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Afghan Taliban Ends Partial Truce As Deadly Bombing Hits Near Soccer Ground


Khost Governor Mohammad Halim Fidai talks with an one of those injured on March 3.
Khost Governor Mohammad Halim Fidai talks with an one of those injured on March 3.

The Taliban have announced an end to a partial truce in the country as a deadly bomb blast near a soccer field shattered days of relative calm.

The March 2 Taliban announcement came just two days after the militant group and the United States signed a historic deal aimed at ending the nearly 19-year war.

Afghan officials said three civilians were killed and at least seven others were wounded at a soccer match in the eastern province of Khost.

The explosives were placed on a motorbike that had stopped near the soccer field in Nadir Shah Kot district, said the provincial governor’s spokesman, Talib Khan Mangal.

There was no immediate claim of responsibility for the bombing.

The blast came as the Taliban ordered its fighters on March 2 to resume operations against Afghan forces as the militants said the weeklong partial truce between the Taliban, U.S., and Afghan forces that preceded the February 29 peace agreement was "over."

Taliban spokesman Zabihullah Mujahid said the reduction in violence "has ended now and our operations will continue as normal."

The militants "will not attack foreign forces but our operations will continue against the Kabul administration forces," Mujahid said.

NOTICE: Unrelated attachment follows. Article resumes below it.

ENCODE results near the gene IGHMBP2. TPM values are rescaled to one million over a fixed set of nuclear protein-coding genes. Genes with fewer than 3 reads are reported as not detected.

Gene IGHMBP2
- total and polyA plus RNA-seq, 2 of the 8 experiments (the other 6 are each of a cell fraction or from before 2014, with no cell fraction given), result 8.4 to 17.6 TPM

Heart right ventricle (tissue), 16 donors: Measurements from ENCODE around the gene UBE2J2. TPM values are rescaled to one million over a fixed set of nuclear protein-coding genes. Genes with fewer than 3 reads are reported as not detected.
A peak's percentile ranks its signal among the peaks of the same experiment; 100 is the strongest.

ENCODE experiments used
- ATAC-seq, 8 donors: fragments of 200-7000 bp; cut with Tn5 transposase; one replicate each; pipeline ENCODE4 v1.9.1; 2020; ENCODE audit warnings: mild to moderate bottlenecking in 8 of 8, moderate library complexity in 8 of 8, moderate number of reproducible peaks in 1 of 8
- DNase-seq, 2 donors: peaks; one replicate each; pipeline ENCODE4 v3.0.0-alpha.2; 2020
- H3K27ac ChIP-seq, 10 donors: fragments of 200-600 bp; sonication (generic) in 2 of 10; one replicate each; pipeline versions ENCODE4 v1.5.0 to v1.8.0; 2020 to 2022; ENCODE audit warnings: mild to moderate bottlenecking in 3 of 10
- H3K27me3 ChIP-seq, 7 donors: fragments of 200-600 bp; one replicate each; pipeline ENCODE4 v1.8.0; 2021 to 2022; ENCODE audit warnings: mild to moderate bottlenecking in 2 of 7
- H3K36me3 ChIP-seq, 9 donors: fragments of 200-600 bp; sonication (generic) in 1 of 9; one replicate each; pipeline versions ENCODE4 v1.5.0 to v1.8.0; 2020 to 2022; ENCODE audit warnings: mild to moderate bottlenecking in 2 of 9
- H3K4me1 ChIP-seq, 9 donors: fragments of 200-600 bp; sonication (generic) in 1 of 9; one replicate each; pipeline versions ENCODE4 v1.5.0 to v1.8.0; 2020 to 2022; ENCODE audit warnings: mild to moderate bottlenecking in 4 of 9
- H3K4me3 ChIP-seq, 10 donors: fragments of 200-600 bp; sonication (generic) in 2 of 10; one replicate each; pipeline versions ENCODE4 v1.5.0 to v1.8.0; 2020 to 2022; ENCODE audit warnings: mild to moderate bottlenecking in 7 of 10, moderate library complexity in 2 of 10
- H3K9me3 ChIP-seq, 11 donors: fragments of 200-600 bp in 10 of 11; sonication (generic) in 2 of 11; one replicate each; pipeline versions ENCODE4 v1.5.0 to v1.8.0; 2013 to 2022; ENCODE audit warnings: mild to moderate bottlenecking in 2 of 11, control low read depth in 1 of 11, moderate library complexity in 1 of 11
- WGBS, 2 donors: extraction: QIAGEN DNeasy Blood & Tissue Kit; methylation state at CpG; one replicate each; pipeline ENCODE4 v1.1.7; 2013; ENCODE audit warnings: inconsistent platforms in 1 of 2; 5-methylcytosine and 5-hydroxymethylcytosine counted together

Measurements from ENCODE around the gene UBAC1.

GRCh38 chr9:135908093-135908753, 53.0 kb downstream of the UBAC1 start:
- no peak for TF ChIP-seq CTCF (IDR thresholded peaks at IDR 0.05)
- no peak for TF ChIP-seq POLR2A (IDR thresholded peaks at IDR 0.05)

The previous day, Afghan President Ashraf Ghani committed to continuing the partial truce at least until talks between his Western-backed government and the Taliban start, scheduled for March 10.

But Ghani also warned he was not committed to a key clause in the Doha deal involving the release of up to 5,000 Taliban prisoners.

Mujahid said the militant group would not take part in intra-Afghan talks until that provision was met.

The agreement also lays out a timetable for the withdrawal of U.S. troops from Afghanistan in return for various security commitments from the militants and a pledge to hold talks with the Afghan government -- which it so far has refused to do.

General Scott Miller, the commander of the U.S.-led international force in Afghanistan, said on March 2 that the "United States has been very clear about our expectations -- the violence must remain low."

Washington has said it would defend Afghan forces if they came under Taliban attack.

Speaking at a Pentagon news conference, U.S. Defense Secretary Mark Esper said it had given authority to Miller to begin drawing down American troops from about 13,000 to 8,600.

With reporting by Reuters, AFP, and TOLOnews

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